SC Upholds HRET’s Dismissal of Quo Warranto Case against Nueva Ecija Representative

October 13, 2021

The Supreme Court En Banc on October 5, 2021 upheld the ruling of the House of Representatives Electoral Tribunal (HRET) which dismissed the quo warranto petition assailing the proclamation of Rosanna Vergara (Vergara) as the duly elected Representative of the Third District of Nueva Ecija in the 2016 Elections.

In the decision penned by Justice Alfredo Benjamin S. Caguioa and concurred in by six other magistrates, the Court dismissed, for lack of merit, the Petition for Certiorari filed by Philip Hernandez Piccio (Piccio) assailing the May 23, 2019 Decision and June 27, 2019 Resolution of the HRET. It ruled that the HRET did not commit grave abuse of discretion in rendering the assailed issuances.

The HRET’s May 23, 2019 Decision dismissed for lack of merit Piccio’s petition for quo warranto and that of petitioner-intervenor Aurelio Matias Umali against, Vergara and affirmed the latter’s proclamation as duly-elected Member of the House of Representatives representing the Third District of Nueva Ecija in the May 2016 National and Local Election. The June 27, 2019 Resolution denied Piccio’s Motion for Reconsideration.

Piccio, a registered voter, filed a quo warranto case against Vergara alleging that the latter was ineligible to sit as a Member of the House of Representatives as she allegedly remained an American citizen.

The Court held that the case was not mooted by the expiration of Vergara’s 2016 term, or by the passing of the 2019 elections. It stressed that “A case becomes moot when it ceases to present a justiciable controversy so that a determination thereof would be without practical use and value.” The Court noted that Vergara was re-elected in 2019; hence, continues to serve as an incumbent Member of the House of Representatives to this day.

Vergara was born to Filipino parents on November 5, 1963 in the City of Manila. In 1994, she moved to Cabanatuan City where she married and later established a family home. In 1998, she moved to the United States of America, obtained a Certificate of Naturalization as an American citizen, and was thereby issued an American passport.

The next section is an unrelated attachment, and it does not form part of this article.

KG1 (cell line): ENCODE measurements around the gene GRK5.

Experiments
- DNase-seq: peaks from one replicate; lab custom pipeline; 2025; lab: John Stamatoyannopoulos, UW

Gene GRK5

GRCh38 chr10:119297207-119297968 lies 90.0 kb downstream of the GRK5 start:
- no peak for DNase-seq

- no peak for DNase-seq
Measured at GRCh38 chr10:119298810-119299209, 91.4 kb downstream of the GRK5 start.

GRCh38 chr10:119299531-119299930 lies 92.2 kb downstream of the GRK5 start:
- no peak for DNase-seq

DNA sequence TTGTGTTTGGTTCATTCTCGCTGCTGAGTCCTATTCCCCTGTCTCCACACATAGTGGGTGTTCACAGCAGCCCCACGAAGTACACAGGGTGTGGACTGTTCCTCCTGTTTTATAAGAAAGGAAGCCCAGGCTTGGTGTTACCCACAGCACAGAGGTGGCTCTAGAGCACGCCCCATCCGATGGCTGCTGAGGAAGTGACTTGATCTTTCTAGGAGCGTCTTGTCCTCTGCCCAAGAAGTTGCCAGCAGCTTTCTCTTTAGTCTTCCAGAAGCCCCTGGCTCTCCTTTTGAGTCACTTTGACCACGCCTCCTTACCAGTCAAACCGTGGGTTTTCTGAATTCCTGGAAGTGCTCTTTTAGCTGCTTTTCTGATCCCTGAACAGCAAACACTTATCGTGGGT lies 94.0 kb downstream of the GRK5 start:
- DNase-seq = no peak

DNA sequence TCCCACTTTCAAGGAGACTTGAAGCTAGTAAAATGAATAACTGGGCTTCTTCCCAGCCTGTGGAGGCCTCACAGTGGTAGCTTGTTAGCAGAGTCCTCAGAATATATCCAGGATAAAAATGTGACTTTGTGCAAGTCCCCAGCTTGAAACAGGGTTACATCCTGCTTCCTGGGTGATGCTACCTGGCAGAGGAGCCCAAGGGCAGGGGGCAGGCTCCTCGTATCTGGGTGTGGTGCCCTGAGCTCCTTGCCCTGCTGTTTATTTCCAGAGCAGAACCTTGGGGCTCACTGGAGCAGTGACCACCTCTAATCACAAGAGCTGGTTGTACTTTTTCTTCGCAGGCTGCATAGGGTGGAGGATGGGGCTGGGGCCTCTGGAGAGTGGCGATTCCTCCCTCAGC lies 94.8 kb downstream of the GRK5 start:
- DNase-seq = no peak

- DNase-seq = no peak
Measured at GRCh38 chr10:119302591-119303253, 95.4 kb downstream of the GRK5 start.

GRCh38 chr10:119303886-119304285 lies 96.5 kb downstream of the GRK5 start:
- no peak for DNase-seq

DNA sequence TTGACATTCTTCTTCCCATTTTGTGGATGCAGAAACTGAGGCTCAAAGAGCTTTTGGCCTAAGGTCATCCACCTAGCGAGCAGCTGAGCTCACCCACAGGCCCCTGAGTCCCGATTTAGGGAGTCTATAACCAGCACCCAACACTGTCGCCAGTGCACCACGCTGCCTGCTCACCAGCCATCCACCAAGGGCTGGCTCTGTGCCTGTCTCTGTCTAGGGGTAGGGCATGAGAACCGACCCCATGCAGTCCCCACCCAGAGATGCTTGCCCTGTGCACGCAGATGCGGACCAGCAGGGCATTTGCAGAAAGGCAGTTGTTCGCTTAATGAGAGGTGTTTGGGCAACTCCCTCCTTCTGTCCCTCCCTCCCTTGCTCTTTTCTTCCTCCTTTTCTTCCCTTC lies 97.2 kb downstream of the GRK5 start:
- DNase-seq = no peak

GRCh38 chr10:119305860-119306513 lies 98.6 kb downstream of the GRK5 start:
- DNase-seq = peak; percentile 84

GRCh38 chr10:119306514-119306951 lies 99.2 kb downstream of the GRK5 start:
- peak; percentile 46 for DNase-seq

In 2006, Vergara filed with the Philippine Bureau of Immigration (BI) a Petition for the Issuance of an Identification Certificate (IC) pursuant to RA 9225, or the Citizenship Retention and Re-acquisition Act of 2003, for the retention/reacquisition of Philippine citizenship. She also took her Oath of Allegiance to the Republic of the Philippines as part of the documentary requirements supporting her RA 9225 Petition. On November 30, 2006, she was issued IC No. 06-12955 having re-acquired her Philippine citizenship. She subsequently executed an Affidavit of Renunciation of Foreign Citizenship dated September 4, 2015.

The present Petition challenged the finding of the HRET on Vergara’s compliance with the requirements of RA 9225, alleging that the HRET gravely abused its discretion when it declared that Vergara had duly re-acquired her Philippine citizenship, despite the fact that both Vergara and the BI only had photocopies of her RA 9225 documents.

“In sum, there is overwhelming competent evidence proving Vergara’s compliance with R.A. 9225 for the re-acquisition of her Philippine citizenship,” the Court held.

The Court held that the evidence on record shows that Vergara  duly re-acquired her Philippine Citizenship pursuant to RA 9225.

In order that a natural-born Filipino citizen, who has lost his Filipino citizenship by reason of naturalization abroad, may qualify to run for elective public office in Philippines, he or she must 1) re-acquire Philippine citizenship by taking an oath of allegiance to the Republic of the Philippines; and 2) make a personal and sworn renunciation of his foreign citizenship.

The Court agreed with the HRET that Vergara had complied with both requisites. As correctly found by the HRET, Vergara had duly re- acquired her Philippine citizenship by observing the requirements of the law, foremost of which is the taking of the Oath of Allegiance.

The Court held that Vergara’s presentation of the original copy of her IC No. 06-12955, the existence and genuineness of which were not contested, is prima facie proof that she complied with the requirements of RA 9225 (and its implementing rules) to re-acquire her Philippine Citizenship. One of such requirements is the submission of two (2) original copies of her duly-executed Oath of Allegiance. It further held that the photocopies of Vergara’s RA 9225 documents were validly introduced in evidence, as she had sufficiently established and explained the loss of their originals.